Romney sails through soft Republican debate


Reuters

GOFFSTOWN, N.H., Reuters – Republican Mitt Romney fended off a few attacks on his business record on Saturday and sailed through a high-stakes debate that his rivals used to jockey for position as his conservative alternative in the race for the White House.

Expected to be a punching bag, the former governor of neighboring Massachusetts with a big lead in New Hampshire got a major break as his main rivals stopped short of going all-out negative against him and instead squabbled among themselves.

This leaves Romney in a strong position in New Hampshire, where polls show him winning the primary handily on Tuesday. That would put more pressure on his rivals to try to stop him at the next contest in South Carolina, where he also has a small lead.

Looking cool and confident with hands in his pockets, Romney repeatedly positioned himself above the fray. He stuck to lines from his campaign stump speech and trained fire on the man he wants to replace in November’s election, Democratic President Barack Obama. “I don’t want to be critical of the people on this stage,” Romney said at the first of two back-to-back debates that represent the last chance to sway large numbers of voters before New Hampshire votes in its Republican primary on Tuesday. A similar performance at a second debate in Concord on Sunday will help him close the deal in New Hampshire and put him in a strong position in South Carolina on Jan. 21, where a victory could give him a virtual lock on the Republican presidential nomination.

For the most part the debate was about the battle for second place in New Hampshire and for the conservative vote in South Carolina, where Romney’s rivals hope to slow him down.

To that end, former Pennsylvania Senator Rick Santorum, who soared as the conservative alternative to Romney when he came in a close second in Iowa’s caucuses last week, may have helped himself with conservative voters.

Santorum Gets His Chance Taking center stage for the first time after serving as a second-tier candidate all year, Santorum displayed a wide range of policy views and stuck to his opposition to gay rights and the Supreme Court’s 1973 Roe v. Wade decision that legalized abortion. “I am for overturning Roe versus Wade. I do not believe that we have a right in this country, in the Constitution, to take a human life. I don’t think that’s — I don’t think our founders envisioned that,” Santorum said. Libertarian congressman Ron Paul, hoping to thwart Santorum’s rise and hang on to second place in New Hampshire, tried to raise doubts about Santorum’s conservative credentials by pointing toward his predilection for securing massive amounts of government aid for his home state. Santorum has come under scrutiny for a long history of obtaining taxpayer dollars for Pennsylvania for what critics call wasteful projects like US$500,000 for a polar bear exhibit at the Pittsburgh zoo. “To say you’re a conservative is a stretch, but you’ve convinced a lot of people,” Paul told Santorum. Santorum seemed to take Paul’s broadside in stride. He defended his practices, saying he made sure Pennsylvania got a fair share of the money its taxpayers sent to the federal government and “I don’t apologize for that.”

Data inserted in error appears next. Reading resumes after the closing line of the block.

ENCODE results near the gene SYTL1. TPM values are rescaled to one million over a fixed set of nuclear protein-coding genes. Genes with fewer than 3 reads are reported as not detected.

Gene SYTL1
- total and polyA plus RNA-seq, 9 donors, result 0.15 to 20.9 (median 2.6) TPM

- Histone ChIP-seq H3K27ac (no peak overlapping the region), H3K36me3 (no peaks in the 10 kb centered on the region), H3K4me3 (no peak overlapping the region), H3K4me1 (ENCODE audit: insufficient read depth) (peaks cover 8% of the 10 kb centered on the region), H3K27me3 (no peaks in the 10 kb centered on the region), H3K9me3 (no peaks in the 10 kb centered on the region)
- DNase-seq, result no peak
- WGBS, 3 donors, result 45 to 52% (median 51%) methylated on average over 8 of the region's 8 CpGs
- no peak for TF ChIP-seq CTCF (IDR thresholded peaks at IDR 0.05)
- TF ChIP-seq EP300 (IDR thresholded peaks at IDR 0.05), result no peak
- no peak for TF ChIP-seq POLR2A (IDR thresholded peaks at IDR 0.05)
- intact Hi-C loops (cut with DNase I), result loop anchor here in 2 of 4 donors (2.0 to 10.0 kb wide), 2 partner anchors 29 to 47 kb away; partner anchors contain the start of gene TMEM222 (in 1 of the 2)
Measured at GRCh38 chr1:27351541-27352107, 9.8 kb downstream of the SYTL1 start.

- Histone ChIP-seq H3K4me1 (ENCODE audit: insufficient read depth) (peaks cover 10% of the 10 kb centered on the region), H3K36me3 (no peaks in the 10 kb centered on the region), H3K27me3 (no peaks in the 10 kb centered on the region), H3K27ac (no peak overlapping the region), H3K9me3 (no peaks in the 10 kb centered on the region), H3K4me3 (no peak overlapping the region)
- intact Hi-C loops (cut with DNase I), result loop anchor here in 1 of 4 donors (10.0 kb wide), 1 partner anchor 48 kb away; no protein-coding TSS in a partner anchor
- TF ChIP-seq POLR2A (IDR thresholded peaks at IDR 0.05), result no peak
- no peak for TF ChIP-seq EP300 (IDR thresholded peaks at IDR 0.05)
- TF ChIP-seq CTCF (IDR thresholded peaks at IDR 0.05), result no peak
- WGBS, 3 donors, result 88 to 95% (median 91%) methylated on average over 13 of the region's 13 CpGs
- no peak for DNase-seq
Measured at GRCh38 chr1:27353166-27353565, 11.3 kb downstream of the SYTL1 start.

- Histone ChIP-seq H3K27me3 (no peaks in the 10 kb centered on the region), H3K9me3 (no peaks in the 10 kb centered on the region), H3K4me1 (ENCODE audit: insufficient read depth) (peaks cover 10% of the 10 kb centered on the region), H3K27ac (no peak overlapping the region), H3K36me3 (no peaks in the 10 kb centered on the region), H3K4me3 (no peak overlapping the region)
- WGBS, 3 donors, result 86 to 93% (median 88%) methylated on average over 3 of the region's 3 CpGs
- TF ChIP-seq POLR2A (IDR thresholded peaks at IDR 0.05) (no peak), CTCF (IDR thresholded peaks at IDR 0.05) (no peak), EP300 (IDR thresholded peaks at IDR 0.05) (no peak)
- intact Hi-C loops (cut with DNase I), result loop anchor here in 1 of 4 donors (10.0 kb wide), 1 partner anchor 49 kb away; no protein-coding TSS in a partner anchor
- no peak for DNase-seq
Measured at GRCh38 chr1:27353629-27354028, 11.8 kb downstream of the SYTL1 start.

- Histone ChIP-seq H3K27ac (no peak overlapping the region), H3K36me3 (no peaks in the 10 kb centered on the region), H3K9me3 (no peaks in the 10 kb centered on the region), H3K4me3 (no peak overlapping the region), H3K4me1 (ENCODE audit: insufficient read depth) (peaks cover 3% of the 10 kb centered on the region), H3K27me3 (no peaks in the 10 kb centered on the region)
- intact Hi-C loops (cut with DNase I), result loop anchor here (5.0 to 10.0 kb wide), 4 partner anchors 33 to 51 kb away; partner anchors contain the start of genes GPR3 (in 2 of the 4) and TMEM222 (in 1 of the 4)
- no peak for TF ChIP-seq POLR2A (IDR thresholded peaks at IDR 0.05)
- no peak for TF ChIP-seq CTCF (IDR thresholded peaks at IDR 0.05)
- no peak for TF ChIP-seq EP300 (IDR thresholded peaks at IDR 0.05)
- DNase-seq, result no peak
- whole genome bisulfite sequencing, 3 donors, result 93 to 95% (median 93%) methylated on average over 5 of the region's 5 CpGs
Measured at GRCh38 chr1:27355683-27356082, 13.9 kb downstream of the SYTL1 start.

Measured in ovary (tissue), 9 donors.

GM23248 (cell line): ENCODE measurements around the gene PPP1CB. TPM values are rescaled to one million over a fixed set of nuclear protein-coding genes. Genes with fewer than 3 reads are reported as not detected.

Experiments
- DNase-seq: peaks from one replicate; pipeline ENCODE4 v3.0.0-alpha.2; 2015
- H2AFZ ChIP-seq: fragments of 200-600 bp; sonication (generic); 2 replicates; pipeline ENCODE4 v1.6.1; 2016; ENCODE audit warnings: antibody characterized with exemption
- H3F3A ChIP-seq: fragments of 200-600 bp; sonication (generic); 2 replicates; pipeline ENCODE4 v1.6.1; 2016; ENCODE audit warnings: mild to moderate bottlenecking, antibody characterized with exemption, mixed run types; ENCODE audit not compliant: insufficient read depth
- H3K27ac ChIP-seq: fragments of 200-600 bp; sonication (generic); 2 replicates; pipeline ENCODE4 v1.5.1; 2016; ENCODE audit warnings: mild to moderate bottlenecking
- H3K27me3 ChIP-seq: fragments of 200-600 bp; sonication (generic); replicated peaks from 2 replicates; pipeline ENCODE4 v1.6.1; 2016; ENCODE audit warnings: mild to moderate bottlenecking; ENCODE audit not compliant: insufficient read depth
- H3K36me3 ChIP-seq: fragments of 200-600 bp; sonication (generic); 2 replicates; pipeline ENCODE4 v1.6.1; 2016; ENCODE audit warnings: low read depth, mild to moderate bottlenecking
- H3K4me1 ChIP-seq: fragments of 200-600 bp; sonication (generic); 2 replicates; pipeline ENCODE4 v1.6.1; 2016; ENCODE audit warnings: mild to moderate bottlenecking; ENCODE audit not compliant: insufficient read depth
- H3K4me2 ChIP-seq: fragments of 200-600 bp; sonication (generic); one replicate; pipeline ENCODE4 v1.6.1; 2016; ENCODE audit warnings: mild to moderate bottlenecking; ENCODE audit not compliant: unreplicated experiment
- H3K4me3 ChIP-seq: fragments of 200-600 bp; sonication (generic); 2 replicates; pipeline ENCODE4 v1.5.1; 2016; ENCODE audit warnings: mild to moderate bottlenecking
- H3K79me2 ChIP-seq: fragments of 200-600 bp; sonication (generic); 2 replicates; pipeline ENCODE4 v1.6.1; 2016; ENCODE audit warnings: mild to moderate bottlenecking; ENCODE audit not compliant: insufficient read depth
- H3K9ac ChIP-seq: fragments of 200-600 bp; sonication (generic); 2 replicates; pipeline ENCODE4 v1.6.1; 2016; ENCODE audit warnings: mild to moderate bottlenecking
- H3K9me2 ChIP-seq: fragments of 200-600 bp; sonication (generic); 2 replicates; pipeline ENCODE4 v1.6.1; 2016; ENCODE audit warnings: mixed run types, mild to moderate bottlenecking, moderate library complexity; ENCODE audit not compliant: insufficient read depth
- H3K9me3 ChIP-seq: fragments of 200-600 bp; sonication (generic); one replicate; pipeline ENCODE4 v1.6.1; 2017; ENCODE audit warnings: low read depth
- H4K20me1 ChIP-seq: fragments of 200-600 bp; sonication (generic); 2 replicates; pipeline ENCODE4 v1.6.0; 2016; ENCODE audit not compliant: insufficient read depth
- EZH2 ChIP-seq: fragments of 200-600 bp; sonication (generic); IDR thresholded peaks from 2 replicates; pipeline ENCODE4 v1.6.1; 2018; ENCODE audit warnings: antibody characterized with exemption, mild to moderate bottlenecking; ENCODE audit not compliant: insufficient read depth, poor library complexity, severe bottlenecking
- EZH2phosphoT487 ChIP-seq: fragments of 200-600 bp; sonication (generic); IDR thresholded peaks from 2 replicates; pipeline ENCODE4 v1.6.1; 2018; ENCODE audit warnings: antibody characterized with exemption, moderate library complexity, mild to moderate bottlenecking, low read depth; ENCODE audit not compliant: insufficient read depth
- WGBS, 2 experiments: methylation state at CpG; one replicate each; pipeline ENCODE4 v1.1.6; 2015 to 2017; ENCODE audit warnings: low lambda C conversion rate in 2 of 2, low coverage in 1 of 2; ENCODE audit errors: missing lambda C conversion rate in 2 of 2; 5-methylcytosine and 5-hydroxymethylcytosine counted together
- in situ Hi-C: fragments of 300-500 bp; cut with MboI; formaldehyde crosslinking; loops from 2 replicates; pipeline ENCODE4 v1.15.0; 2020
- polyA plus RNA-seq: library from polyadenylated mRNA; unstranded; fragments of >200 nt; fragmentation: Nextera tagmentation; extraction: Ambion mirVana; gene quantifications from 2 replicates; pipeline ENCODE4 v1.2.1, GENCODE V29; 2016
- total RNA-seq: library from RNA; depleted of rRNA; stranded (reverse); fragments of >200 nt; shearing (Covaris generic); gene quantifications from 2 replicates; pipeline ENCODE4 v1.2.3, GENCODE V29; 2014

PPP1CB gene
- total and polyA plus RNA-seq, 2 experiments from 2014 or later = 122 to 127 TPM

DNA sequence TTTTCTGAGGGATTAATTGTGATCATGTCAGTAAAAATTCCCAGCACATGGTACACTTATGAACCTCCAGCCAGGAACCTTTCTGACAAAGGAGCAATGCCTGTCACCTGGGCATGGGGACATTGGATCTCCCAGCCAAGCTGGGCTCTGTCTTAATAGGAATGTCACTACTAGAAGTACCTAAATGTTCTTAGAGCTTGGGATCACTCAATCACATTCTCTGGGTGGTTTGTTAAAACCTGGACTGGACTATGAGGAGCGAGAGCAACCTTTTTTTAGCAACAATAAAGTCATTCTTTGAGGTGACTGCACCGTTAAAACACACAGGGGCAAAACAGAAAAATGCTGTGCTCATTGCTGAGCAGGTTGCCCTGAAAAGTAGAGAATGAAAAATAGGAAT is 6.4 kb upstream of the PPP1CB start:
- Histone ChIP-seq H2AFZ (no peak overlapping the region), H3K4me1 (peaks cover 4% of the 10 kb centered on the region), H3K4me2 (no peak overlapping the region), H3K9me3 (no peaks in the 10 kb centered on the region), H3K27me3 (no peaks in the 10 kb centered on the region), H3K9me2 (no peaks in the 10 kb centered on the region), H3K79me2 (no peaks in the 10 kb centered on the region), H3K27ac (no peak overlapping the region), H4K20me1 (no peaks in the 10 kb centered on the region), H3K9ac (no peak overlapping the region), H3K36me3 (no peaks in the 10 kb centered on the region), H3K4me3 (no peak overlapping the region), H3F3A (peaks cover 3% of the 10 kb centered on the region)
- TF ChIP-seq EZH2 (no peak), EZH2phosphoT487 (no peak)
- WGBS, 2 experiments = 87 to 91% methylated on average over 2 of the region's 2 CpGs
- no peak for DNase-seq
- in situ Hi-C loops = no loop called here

And in a discussion on Iran, Santorum sharply criticized Paul’s non-interventional view toward foreign entanglements, when Paul said he liked that the U.S. Navy had picked up some Iranian fishermen stranded in the Arabian Sea.

“This is the kind of stuff we should deal with,” said Paul. Santorum quickly retorted: “Well, Ron, if we had your foreign policy, there wouldn’t have been a fleet there to pick up the Iranian fishermen.”

Huntsman, Gingrich Grapple

Jon Huntsman, the former U.S. ambassador to China who skipped Iowa to focus on New Hampshire, accused Romney of trying to instigate a trade war with China with frequent salvos over China’s currency policies.